Are you thinking long-term?: You should be! Creating a podcast and establishing it in the marketplace doesn’t happen overnight. If you’re willing to spend the time and money to gain some traction, don’t let it peter out by only broadcasting it for a few episodes.
Multiply your add-ons
Positive user reviews are gold. Often, when a potential customer searches your business name, reviews from Google or Yelp! are on the top of the results page.
Having good reviews helps you earn organic search rankings, but you may not have thought of using those positive reviews to help with suggestive selling. Hubspot has a new blog post that digs into this concept, and includes other add-on techniques to help drive more sales.
If you’re going to use customer reviews on your site as an upselling technique, make sure it’s for products and services that already have above-average or mostly five-star reviews.
Once you’ve ensured that, your customers sell the products or services for you, based on their own experiences via sometimes very detailed descriptions. Customer reviews might urge someone who’s on the fence right over it to a sale.
Using customer reviews can also build your trustworthiness as a brand.
Are you experienced?
Put “effective user experience” near the top of every aspect of your marketing strategy tactics. New users don’t often give you a second chance after a poor first experience.
Forbes gathered an octet of user experience (UX) gurus from the Young Entrepreneur Council to help you ensure your UX is a good one. Here’s a highlight that demonstrates how UX can be as easy as 1, 2, 3:
Solution: Consumers are savvy and know how to search for solutions, and when you clearly communicate and deliver solutions, you quickly become a trusted source.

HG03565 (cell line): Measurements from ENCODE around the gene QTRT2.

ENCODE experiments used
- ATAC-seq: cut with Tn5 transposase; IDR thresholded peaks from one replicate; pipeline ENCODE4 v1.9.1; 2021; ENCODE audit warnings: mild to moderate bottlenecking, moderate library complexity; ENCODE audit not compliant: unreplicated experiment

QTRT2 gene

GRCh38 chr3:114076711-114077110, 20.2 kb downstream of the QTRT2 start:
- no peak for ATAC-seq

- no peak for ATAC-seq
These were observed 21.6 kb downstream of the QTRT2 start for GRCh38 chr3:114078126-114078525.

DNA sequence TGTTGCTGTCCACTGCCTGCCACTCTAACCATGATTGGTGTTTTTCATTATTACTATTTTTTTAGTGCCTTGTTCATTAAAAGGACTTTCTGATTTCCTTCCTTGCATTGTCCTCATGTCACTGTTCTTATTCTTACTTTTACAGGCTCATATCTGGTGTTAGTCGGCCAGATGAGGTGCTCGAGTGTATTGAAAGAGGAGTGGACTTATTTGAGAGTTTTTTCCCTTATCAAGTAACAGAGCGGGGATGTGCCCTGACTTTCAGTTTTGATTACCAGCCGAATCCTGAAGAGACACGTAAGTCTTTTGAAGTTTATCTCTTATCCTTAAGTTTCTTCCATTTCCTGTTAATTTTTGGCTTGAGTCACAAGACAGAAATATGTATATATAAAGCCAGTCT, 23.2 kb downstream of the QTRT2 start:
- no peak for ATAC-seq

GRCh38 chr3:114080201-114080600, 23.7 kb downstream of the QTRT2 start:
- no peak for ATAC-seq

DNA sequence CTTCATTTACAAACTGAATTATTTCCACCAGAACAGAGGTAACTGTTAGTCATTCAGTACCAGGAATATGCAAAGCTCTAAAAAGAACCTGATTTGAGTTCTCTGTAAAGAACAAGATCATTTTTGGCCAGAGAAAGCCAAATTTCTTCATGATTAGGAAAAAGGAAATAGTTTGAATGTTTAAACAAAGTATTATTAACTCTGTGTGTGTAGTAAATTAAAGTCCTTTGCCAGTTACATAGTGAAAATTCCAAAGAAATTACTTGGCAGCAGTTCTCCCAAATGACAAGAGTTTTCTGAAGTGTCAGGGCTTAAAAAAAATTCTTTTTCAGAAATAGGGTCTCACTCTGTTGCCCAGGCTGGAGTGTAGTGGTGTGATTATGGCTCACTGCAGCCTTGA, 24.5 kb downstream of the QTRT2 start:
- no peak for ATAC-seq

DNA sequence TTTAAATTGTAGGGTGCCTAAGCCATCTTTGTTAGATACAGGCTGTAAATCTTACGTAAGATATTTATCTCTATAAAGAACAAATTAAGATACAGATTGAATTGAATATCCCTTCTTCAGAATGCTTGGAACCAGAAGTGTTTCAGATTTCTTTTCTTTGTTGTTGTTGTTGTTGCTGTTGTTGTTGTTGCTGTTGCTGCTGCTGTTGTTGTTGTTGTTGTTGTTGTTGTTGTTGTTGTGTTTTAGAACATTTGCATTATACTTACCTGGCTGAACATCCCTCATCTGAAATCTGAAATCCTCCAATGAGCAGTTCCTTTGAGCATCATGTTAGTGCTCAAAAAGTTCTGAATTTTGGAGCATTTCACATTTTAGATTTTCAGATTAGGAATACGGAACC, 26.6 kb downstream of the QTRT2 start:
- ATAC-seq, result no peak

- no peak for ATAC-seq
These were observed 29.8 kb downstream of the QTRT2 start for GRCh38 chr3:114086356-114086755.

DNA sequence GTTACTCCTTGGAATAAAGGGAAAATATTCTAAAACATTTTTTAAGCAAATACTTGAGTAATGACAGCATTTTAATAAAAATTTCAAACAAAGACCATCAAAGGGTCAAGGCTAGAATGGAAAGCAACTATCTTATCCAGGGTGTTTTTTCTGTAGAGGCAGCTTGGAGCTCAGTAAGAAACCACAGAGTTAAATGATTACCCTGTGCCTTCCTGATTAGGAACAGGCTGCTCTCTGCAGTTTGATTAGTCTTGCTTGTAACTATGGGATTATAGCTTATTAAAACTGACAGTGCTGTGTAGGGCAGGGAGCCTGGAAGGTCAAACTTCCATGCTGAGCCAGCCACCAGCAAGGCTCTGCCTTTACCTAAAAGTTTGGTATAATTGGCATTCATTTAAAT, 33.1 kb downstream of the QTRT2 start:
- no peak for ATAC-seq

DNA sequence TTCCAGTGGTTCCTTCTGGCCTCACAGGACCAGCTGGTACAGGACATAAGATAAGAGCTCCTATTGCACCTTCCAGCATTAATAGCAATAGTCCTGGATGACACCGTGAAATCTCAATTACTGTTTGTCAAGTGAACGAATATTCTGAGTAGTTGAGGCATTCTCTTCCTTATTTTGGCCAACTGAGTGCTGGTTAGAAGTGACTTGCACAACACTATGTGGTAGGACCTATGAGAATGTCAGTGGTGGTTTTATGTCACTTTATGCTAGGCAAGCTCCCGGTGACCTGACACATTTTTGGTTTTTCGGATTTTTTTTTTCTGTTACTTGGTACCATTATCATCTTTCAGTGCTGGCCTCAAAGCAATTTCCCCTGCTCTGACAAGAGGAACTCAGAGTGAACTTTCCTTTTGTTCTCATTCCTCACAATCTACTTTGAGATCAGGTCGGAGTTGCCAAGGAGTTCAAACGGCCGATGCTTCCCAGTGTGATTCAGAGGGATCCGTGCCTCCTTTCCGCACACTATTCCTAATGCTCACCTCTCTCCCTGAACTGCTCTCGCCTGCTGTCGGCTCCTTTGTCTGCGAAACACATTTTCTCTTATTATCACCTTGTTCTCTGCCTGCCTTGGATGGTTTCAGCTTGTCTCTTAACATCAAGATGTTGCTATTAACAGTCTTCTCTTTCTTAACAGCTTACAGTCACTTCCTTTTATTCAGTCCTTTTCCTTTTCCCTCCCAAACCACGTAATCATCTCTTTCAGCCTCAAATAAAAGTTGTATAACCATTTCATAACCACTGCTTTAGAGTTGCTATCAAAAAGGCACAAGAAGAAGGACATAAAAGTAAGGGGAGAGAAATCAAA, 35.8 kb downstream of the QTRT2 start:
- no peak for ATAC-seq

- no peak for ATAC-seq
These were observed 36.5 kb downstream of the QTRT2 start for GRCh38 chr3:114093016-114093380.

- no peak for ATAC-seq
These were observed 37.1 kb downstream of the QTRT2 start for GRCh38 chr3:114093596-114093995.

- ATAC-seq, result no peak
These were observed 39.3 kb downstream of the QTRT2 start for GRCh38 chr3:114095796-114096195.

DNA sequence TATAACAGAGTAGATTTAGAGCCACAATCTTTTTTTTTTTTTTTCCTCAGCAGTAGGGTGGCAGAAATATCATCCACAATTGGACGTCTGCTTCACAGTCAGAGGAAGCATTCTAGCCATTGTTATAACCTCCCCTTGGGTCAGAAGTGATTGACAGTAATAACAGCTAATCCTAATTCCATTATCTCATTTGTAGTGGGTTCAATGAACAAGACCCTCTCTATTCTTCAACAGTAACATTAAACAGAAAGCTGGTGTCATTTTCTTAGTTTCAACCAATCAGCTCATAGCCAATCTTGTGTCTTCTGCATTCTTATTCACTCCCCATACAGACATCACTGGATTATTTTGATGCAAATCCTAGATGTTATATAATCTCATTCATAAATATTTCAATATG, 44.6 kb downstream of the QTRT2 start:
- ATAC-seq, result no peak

Simplicity: Who doesn’t appreciate a simple solution that has a direct impact on their life? If your product or service is amazing, but your UX is complicated, you’ll lose out to a lesser brand with a simpler concept.
Empower: When consumers find a solution that is simple, they get empowered and share that information. When customers become brand evangelists, they’re doing your work for you – and deepening your trust factor. People take their friends’ recommendations to heart and then to market.
Instead of cooling its marketing during summer 2020’s pandemic, ice cream company Häagen-Dazs heated things up – and didn’t melt its audience in the process. Marketing Week has the full scoop.
Many companies took a “chillax” approach to summer marketing this year, and while Häagen-Dazs did slow its churn on traditional media output, it (chocolate) chipped up on digital.
The ice cream giant saw a big boost in engagement with its key demographic (which we guess is anyone who loves ice cream, so almost every person ever). One tactic was partnering with Secret Cinema, which added some excitement to the mix with surprise online movie screenings.
Messaging included a link where fans could order Häagen-Dazs’ flavor of the week via Amazon Prime Now – a wise move as more consumers shifted to grocery delivery.
And, you butter (pecan) believe we loved coming up with the wordplay for this POI-ce cream!